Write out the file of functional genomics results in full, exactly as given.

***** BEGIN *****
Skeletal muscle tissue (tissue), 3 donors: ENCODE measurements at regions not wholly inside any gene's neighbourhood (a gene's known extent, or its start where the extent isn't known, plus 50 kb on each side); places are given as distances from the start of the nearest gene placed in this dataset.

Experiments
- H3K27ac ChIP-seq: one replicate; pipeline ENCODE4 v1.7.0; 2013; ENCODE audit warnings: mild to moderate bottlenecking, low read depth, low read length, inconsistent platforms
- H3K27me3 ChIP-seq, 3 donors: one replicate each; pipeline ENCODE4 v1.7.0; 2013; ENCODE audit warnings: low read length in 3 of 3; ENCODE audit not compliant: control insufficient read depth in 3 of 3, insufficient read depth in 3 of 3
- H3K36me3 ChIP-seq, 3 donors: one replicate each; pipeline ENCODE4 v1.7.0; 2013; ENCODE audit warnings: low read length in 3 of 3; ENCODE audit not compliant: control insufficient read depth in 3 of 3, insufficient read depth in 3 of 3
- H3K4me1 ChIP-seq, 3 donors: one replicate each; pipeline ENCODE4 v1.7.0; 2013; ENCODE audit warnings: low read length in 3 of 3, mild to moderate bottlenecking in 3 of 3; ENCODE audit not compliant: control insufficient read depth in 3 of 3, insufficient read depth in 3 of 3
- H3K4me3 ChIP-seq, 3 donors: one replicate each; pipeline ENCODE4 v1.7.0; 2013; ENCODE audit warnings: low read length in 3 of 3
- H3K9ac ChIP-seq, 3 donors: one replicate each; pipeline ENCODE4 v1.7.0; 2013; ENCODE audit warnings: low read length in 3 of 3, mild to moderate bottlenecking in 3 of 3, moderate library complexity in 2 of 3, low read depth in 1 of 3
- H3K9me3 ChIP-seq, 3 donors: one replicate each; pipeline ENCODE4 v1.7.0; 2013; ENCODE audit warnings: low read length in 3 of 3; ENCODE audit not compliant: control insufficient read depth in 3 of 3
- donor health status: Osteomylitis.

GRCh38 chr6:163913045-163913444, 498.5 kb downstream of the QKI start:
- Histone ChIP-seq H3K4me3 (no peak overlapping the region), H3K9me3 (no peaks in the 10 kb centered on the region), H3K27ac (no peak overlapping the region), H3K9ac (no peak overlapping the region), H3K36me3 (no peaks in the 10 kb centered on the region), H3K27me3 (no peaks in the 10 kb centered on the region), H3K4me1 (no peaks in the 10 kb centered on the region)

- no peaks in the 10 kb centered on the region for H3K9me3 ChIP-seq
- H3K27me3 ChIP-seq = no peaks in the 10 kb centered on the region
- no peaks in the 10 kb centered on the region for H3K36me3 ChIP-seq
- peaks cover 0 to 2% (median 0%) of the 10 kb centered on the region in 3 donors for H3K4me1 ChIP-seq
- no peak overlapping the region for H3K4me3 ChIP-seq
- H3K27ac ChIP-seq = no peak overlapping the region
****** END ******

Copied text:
Skeletal muscle tissue (tissue), 3 donors: ENCODE measurements at regions not wholly inside any gene's neighbourhood (a gene's known extent, or its start where the extent isn't known, plus 50 kb on each side); places are given as distances from the start of the nearest gene placed in this dataset.

Experiments
- H3K27ac ChIP-seq: one replicate; pipeline ENCODE4 v1.7.0; 2013; ENCODE audit warnings: mild to moderate bottlenecking, low read depth, low read length, inconsistent platforms
- H3K27me3 ChIP-seq, 3 donors: one replicate each; pipeline ENCODE4 v1.7.0; 2013; ENCODE audit warnings: low read length in 3 of 3; ENCODE audit not compliant: control insufficient read depth in 3 of 3, insufficient read depth in 3 of 3
- H3K36me3 ChIP-seq, 3 donors: one replicate each; pipeline ENCODE4 v1.7.0; 2013; ENCODE audit warnings: low read length in 3 of 3; ENCODE audit not compliant: control insufficient read depth in 3 of 3, insufficient read depth in 3 of 3
- H3K4me1 ChIP-seq, 3 donors: one replicate each; pipeline ENCODE4 v1.7.0; 2013; ENCODE audit warnings: low read length in 3 of 3, mild to moderate bottlenecking in 3 of 3; ENCODE audit not compliant: control insufficient read depth in 3 of 3, insufficient read depth in 3 of 3
- H3K4me3 ChIP-seq, 3 donors: one replicate each; pipeline ENCODE4 v1.7.0; 2013; ENCODE audit warnings: low read length in 3 of 3
- H3K9ac ChIP-seq, 3 donors: one replicate each; pipeline ENCODE4 v1.7.0; 2013; ENCODE audit warnings: low read length in 3 of 3, mild to moderate bottlenecking in 3 of 3, moderate library complexity in 2 of 3, low read depth in 1 of 3
- H3K9me3 ChIP-seq, 3 donors: one replicate each; pipeline ENCODE4 v1.7.0; 2013; ENCODE audit warnings: low read length in 3 of 3; ENCODE audit not compliant: control insufficient read depth in 3 of 3
- donor health status: Osteomylitis.

GRCh38 chr6:163913045-163913444, 498.5 kb downstream of the QKI start:
- Histone ChIP-seq H3K4me3 (no peak overlapping the region), H3K9me3 (no peaks in the 10 kb centered on the region), H3K27ac (no peak overlapping the region), H3K9ac (no peak overlapping the region), H3K36me3 (no peaks in the 10 kb centered on the region), H3K27me3 (no peaks in the 10 kb centered on the region), H3K4me1 (no peaks in the 10 kb centered on the region)

- no peaks in the 10 kb centered on the region for H3K9me3 ChIP-seq
- H3K27me3 ChIP-seq = no peaks in the 10 kb centered on the region
- no peaks in the 10 kb centered on the region for H3K36me3 ChIP-seq
- peaks cover 0 to 2% (median 0%) of the 10 kb centered on the region in 3 donors for H3K4me1 ChIP-seq
- no peak overlapping the region for H3K4me3 ChIP-seq
- H3K27ac ChIP-seq = no peak overlapping the region